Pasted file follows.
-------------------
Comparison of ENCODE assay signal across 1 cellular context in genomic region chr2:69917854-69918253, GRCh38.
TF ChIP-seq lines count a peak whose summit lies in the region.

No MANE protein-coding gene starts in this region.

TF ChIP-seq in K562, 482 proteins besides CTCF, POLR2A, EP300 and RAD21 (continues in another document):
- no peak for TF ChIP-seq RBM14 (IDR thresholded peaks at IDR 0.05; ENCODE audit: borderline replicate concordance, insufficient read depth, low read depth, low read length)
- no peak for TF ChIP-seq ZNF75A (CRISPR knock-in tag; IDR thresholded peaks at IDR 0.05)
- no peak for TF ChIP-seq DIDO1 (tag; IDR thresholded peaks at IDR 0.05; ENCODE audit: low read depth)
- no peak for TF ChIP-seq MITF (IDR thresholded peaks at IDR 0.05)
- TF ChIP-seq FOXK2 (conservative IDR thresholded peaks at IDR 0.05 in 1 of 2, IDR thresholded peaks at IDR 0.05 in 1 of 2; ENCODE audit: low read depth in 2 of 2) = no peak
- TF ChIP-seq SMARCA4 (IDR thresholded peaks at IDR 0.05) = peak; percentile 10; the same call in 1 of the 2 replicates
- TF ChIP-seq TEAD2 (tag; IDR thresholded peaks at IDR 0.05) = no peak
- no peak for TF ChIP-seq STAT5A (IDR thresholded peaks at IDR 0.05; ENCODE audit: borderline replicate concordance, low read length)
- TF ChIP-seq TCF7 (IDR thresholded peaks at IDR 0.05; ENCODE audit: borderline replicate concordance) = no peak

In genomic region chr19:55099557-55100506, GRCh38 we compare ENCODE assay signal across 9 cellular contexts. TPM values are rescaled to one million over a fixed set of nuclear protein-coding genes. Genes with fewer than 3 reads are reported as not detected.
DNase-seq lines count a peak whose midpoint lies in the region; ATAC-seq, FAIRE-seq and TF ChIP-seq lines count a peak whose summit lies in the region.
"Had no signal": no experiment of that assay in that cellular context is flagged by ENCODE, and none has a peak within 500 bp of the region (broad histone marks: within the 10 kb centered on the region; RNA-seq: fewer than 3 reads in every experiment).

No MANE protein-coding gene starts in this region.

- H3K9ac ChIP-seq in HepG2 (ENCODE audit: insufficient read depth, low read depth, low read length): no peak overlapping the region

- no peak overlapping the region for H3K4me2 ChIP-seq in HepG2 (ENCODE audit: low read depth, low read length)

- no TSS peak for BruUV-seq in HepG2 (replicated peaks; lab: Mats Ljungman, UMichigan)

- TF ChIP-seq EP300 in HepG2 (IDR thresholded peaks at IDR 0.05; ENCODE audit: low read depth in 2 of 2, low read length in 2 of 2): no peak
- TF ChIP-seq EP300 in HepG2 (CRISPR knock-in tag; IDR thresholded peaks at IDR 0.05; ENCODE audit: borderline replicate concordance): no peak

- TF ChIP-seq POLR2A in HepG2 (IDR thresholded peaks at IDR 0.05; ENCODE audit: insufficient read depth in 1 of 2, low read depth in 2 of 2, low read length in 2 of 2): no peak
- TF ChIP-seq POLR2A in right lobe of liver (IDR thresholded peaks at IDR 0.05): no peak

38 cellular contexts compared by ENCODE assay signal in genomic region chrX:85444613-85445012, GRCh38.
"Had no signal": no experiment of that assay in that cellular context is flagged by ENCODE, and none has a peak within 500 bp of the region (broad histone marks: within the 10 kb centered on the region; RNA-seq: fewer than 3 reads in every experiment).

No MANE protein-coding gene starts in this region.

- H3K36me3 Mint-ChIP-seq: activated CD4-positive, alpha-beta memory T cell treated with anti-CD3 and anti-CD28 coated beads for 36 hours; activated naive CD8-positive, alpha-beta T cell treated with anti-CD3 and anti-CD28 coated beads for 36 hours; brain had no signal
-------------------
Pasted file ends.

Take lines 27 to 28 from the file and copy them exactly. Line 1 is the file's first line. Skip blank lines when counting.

No MANE protein-coding gene starts in this region.

- H3K36me3 Mint-ChIP-seq: activated CD4-positive, alpha-beta memory T cell treated with anti-CD3 and anti-CD28 coated beads for 36 hours; activated naive CD8-positive, alpha-beta T cell treated with anti-CD3 and anti-CD28 coated beads for 36 hours; brain had no signal